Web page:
To further verify the accuracy of the updated model, compare the residual moveout semblance spectra computed from the image gathers at selected locations along the line after the model update (Figure 9.5-9) with those before the update (Figure 9.5-4). Note that most of the semblance peaks are now positioned along the vertical axis of the semblance spectra that corresponds to zero residual moveout. The horizon-consistent residual moveout spectra after the model update are shown in Figure 9.5-10. Superimposed on these spectra are the residual moveout profiles that were picked from the spectra before the update (Figure 9.5-6). Note that the residual moveout errors have been reduced significantly after the model update.

The residual moveout analysis of image gathers and the update of velocity-depth model should be performed iteratively until the velocity-depth model and the depth image are consistent [1]. Consistency may be achieved with only a few iterations for cases where residual moveouts are small. Sometimes, consistency is never achieved even after several iterations. This often occurs when the initial residual moveouts are caused largely by significant errors in the initial velocity-depth model. An erroneous initial estimate most likely is a result of rapid lateral velocity variations less than a spread length (models with horizontal layers). In general, updating velocity-depth models based on residual moveout analysis of image gathers yields acceptable results for moderately complex structures associated with compressional and extensional tectonics. However, it may not be suitable for complex overburden structures associated with overthrust or salt tectonics.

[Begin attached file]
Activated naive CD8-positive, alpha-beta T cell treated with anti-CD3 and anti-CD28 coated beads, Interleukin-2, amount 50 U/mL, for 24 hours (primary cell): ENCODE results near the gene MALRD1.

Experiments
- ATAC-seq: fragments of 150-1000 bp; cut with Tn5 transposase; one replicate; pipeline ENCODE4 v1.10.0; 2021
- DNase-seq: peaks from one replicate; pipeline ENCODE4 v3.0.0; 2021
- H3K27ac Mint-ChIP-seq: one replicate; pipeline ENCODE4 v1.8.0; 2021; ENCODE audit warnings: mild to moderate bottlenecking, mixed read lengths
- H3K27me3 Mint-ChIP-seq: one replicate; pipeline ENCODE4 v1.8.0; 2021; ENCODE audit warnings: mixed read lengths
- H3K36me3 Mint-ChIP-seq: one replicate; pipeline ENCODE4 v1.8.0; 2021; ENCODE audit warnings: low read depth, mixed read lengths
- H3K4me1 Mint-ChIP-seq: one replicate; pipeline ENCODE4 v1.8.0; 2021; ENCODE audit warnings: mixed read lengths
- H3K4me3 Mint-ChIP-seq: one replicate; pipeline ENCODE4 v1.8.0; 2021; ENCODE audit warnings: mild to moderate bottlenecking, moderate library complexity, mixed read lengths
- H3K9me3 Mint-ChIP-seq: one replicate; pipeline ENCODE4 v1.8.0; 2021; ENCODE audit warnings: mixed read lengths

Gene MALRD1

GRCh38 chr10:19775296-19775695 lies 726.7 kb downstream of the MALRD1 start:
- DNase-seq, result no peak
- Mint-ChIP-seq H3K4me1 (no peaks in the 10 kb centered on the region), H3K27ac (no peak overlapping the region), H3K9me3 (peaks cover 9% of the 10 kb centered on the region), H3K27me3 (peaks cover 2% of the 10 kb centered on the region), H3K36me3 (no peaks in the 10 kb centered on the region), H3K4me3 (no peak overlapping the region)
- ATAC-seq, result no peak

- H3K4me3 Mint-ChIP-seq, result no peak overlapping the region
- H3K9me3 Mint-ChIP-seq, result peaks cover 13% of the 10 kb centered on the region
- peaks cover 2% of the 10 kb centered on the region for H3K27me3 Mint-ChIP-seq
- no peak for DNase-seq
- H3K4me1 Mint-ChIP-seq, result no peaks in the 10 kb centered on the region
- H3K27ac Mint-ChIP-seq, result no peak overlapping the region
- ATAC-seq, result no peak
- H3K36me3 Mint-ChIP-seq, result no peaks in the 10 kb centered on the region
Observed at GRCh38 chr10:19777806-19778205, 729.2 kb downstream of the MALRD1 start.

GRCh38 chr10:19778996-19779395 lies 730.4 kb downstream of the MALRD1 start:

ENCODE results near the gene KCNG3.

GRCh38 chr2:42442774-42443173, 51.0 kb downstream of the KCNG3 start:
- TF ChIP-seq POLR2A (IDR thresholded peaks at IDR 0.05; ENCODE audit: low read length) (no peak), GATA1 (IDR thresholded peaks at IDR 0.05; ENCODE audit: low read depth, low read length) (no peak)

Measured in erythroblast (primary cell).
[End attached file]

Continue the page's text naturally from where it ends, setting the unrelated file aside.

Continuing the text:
References

  1. Deregowski, 1990, Deregowski, 1990, Common-offset migrations and velocity analysis: First Break, 8, 225–234.

See also

External links